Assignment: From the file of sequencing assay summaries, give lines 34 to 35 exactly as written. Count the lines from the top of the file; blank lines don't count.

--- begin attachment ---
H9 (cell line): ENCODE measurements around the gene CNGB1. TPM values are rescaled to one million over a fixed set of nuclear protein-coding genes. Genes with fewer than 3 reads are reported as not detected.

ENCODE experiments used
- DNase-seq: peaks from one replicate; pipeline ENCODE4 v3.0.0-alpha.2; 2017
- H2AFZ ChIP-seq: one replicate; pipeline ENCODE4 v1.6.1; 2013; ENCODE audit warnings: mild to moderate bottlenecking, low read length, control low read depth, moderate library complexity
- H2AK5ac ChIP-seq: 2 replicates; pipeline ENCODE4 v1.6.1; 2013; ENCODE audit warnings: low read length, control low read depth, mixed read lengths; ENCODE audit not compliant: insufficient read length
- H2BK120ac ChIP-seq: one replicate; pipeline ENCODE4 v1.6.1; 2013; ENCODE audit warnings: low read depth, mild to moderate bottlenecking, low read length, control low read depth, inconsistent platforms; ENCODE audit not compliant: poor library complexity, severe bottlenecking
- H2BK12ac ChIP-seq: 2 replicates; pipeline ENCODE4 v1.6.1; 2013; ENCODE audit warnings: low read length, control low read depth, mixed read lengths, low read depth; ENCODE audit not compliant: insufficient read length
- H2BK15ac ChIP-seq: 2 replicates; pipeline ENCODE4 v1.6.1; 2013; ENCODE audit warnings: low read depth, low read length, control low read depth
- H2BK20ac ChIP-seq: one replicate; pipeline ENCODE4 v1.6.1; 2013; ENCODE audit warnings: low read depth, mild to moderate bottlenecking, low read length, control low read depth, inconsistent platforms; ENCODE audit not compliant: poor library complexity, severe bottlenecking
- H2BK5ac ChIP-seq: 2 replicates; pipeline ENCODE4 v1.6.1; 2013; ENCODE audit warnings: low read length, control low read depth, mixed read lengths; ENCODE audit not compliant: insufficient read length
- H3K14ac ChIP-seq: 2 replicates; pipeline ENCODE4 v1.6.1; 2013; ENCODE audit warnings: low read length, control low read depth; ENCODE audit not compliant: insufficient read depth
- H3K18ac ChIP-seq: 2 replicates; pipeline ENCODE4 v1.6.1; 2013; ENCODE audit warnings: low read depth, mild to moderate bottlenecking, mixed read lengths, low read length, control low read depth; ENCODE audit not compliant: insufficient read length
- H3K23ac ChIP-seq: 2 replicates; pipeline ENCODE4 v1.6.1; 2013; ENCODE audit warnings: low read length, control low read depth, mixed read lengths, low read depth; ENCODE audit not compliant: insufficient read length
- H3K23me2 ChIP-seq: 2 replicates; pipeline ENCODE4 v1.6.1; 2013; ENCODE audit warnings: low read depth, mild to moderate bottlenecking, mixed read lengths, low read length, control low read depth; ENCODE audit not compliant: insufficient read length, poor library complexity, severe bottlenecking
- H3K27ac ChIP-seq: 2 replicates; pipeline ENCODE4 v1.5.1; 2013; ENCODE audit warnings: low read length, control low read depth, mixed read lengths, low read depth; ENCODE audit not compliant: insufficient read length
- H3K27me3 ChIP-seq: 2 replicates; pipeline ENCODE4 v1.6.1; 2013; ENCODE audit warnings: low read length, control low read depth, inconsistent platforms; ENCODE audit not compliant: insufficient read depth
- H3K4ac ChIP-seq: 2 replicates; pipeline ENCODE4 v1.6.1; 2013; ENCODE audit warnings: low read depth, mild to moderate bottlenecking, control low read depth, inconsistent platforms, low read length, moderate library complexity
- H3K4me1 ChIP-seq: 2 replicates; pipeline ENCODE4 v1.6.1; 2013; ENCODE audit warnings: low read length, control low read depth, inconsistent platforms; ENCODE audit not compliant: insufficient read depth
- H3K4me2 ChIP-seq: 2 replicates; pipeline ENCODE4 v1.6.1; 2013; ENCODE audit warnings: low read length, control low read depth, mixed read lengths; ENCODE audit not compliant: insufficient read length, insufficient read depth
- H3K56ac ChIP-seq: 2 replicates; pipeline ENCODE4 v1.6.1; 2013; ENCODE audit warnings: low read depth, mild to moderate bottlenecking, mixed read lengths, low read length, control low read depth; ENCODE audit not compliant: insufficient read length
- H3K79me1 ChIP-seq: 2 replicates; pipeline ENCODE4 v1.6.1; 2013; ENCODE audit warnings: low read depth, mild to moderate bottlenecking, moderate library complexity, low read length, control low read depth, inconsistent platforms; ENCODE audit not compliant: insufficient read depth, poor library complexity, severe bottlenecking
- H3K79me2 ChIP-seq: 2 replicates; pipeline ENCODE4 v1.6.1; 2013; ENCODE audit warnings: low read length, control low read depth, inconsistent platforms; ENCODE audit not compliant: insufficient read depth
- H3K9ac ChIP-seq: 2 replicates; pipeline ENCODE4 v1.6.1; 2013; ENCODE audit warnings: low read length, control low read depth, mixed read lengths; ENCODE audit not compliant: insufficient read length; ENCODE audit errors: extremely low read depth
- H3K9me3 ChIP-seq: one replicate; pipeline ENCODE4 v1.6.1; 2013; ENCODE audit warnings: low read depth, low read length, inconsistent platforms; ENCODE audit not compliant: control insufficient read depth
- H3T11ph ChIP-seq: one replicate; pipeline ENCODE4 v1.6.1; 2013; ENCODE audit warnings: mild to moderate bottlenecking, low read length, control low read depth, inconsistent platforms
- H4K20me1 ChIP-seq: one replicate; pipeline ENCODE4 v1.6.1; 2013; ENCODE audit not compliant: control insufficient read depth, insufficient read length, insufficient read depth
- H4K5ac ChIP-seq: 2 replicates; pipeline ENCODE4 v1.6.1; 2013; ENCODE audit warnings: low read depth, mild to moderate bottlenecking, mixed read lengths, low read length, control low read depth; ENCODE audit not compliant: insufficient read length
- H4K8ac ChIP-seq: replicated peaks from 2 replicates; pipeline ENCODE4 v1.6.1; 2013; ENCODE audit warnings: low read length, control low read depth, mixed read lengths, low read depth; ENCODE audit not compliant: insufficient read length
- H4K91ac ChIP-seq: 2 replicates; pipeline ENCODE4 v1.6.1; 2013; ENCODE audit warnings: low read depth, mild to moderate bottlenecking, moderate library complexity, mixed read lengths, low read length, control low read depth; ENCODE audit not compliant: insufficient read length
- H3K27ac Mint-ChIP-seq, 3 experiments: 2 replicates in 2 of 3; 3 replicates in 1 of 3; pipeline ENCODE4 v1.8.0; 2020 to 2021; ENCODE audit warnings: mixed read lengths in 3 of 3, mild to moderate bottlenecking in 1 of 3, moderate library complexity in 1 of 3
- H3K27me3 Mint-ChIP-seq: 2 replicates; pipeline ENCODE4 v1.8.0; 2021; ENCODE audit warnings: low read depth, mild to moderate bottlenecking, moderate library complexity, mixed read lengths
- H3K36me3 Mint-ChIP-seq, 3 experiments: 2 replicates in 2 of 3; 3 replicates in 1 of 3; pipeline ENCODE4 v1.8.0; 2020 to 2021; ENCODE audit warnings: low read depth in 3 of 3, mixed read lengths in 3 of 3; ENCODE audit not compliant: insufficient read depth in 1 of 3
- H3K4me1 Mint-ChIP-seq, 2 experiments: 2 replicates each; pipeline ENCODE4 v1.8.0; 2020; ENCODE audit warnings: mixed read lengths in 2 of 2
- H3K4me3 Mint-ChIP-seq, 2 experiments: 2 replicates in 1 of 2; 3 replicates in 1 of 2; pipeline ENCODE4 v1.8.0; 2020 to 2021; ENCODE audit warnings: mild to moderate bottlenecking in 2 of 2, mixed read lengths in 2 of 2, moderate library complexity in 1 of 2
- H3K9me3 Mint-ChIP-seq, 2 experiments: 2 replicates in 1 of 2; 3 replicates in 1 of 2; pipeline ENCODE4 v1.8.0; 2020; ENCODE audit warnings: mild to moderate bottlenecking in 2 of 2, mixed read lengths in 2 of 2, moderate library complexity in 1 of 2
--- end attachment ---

- H3K4me3 Mint-ChIP-seq, 2 experiments: 2 replicates in 1 of 2; 3 replicates in 1 of 2; pipeline ENCODE4 v1.8.0; 2020 to 2021; ENCODE audit warnings: mild to moderate bottlenecking in 2 of 2, mixed read lengths in 2 of 2, moderate library complexity in 1 of 2
- H3K9me3 Mint-ChIP-seq, 2 experiments: 2 replicates in 1 of 2; 3 replicates in 1 of 2; pipeline ENCODE4 v1.8.0; 2020; ENCODE audit warnings: mild to moderate bottlenecking in 2 of 2, mixed read lengths in 2 of 2, moderate library complexity in 1 of 2